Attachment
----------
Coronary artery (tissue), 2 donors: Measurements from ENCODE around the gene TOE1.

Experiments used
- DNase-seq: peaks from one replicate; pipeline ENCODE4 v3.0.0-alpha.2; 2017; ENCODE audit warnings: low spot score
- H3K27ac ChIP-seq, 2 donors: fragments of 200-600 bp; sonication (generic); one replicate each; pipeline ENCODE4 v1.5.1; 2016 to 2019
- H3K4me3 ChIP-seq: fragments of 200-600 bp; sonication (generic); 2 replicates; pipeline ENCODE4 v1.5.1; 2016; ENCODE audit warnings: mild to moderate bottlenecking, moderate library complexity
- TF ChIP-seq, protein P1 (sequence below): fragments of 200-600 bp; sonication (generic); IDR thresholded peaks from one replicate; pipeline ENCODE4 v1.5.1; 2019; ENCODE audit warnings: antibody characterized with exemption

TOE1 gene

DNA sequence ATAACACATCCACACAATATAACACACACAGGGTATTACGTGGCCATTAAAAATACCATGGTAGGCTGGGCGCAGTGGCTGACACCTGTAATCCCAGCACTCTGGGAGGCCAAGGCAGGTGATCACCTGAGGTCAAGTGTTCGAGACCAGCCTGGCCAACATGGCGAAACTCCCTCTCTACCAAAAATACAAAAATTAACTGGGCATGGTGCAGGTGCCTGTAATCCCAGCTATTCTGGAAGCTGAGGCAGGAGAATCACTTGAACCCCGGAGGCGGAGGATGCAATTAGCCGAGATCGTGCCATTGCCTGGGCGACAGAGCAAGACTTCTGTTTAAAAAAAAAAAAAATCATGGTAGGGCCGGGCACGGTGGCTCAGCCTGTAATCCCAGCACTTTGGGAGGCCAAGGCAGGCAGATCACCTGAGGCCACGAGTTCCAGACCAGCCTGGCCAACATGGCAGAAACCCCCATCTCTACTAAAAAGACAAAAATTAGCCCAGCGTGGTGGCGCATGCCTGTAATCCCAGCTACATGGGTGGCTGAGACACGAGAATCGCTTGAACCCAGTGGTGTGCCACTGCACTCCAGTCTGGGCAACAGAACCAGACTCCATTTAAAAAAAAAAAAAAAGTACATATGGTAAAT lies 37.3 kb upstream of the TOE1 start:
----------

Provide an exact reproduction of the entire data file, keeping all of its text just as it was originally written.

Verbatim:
Coronary artery (tissue), 2 donors: Measurements from ENCODE around the gene TOE1.

Experiments used
- DNase-seq: peaks from one replicate; pipeline ENCODE4 v3.0.0-alpha.2; 2017; ENCODE audit warnings: low spot score
- H3K27ac ChIP-seq, 2 donors: fragments of 200-600 bp; sonication (generic); one replicate each; pipeline ENCODE4 v1.5.1; 2016 to 2019
- H3K4me3 ChIP-seq: fragments of 200-600 bp; sonication (generic); 2 replicates; pipeline ENCODE4 v1.5.1; 2016; ENCODE audit warnings: mild to moderate bottlenecking, moderate library complexity
- TF ChIP-seq, protein P1 (sequence below): fragments of 200-600 bp; sonication (generic); IDR thresholded peaks from one replicate; pipeline ENCODE4 v1.5.1; 2019; ENCODE audit warnings: antibody characterized with exemption

TOE1 gene

DNA sequence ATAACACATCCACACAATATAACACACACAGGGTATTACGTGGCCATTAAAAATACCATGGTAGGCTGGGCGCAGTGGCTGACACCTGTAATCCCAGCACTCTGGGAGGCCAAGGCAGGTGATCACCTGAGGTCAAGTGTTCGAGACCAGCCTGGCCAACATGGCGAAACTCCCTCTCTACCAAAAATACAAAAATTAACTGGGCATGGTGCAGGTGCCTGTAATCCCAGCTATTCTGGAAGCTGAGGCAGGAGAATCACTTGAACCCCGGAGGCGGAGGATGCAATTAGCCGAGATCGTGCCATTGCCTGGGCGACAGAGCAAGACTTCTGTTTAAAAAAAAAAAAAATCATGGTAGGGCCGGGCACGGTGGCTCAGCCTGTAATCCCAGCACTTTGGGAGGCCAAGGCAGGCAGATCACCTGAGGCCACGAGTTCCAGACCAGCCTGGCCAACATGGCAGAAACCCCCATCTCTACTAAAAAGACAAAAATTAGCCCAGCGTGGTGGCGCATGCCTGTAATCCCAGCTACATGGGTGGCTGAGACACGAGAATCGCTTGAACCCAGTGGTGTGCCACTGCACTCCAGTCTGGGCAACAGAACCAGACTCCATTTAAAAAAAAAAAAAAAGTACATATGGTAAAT lies 37.3 kb upstream of the TOE1 start: